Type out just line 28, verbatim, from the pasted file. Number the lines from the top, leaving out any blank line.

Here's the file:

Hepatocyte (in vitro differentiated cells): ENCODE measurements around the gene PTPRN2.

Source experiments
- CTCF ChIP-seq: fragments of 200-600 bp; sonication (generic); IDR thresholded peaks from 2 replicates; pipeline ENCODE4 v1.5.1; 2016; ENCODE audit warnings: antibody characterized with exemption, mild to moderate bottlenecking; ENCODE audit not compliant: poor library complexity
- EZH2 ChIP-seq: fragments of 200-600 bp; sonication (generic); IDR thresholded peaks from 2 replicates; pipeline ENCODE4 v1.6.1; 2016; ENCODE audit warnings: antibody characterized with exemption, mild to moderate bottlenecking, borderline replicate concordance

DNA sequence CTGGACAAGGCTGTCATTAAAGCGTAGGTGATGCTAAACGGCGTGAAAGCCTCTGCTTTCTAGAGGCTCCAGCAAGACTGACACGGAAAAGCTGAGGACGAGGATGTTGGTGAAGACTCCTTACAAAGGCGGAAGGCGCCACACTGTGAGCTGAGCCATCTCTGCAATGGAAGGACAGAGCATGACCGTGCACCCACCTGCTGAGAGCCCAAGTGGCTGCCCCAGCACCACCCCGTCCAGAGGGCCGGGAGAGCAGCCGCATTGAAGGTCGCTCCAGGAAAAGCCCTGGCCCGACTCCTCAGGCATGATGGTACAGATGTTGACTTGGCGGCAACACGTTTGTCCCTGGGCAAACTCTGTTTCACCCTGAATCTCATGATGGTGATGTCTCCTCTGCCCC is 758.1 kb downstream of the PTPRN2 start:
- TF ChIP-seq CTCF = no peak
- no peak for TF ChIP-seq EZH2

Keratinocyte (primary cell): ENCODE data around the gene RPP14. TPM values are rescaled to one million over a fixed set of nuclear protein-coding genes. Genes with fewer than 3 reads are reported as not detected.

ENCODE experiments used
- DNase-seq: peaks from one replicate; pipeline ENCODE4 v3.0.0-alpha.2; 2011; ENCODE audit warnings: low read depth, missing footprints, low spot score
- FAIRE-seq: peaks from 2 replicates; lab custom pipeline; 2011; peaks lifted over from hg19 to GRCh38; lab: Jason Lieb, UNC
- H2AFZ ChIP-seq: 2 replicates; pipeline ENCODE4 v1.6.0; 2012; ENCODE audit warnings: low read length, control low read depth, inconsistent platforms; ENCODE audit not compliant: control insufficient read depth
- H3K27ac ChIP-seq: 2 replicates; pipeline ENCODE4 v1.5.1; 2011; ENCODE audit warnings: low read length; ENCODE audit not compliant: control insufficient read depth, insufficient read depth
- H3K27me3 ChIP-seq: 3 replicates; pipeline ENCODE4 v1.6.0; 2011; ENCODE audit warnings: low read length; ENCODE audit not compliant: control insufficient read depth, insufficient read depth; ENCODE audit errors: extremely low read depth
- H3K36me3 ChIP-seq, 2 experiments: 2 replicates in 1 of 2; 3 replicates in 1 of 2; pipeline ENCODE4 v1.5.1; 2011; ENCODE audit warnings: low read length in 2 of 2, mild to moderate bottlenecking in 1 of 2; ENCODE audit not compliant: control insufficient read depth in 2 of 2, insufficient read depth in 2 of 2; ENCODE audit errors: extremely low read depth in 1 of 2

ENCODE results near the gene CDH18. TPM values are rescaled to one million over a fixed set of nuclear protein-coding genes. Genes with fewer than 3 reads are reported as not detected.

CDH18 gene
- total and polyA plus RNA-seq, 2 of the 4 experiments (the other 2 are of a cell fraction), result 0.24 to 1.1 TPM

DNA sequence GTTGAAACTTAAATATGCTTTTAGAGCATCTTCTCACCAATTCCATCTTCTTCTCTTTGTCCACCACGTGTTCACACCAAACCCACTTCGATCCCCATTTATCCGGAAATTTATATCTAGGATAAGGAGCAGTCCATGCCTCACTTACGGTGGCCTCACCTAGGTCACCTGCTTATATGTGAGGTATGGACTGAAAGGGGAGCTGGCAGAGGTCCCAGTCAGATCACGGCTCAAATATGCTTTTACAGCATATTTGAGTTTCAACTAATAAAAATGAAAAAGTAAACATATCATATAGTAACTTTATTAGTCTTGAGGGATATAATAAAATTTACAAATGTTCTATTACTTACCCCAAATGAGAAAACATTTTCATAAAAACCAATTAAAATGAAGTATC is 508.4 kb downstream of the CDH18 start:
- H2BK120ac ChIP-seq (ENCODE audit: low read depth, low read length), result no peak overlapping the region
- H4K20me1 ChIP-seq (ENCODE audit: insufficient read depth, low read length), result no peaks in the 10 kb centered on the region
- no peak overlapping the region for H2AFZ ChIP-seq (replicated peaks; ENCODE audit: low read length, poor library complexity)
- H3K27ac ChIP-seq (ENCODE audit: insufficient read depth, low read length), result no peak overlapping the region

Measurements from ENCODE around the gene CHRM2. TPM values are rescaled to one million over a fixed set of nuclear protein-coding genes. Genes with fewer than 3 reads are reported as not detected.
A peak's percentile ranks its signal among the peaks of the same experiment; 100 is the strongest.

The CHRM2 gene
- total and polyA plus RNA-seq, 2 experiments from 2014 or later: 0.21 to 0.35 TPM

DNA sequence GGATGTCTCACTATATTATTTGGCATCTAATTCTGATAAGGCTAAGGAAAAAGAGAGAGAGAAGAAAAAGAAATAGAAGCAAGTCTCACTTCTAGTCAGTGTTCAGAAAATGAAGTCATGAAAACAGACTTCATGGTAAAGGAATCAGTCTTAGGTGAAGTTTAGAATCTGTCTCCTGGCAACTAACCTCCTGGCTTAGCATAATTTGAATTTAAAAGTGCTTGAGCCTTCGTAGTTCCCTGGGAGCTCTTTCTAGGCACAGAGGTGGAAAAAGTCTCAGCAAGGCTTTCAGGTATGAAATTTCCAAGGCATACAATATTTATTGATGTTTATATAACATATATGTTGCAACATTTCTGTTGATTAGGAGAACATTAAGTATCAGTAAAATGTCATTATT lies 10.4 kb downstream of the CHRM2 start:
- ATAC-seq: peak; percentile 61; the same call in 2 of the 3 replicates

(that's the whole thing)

DNA sequence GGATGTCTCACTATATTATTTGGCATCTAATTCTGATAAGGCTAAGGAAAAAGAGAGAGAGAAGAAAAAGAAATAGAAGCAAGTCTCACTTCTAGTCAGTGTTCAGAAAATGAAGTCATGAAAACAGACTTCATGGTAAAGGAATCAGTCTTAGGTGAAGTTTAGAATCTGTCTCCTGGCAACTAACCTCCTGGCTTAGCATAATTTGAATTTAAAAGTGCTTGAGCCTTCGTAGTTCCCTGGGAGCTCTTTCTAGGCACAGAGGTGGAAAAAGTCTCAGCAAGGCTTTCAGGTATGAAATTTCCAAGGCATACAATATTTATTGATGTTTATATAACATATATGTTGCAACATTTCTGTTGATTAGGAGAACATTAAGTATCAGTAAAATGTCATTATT lies 10.4 kb downstream of the CHRM2 start: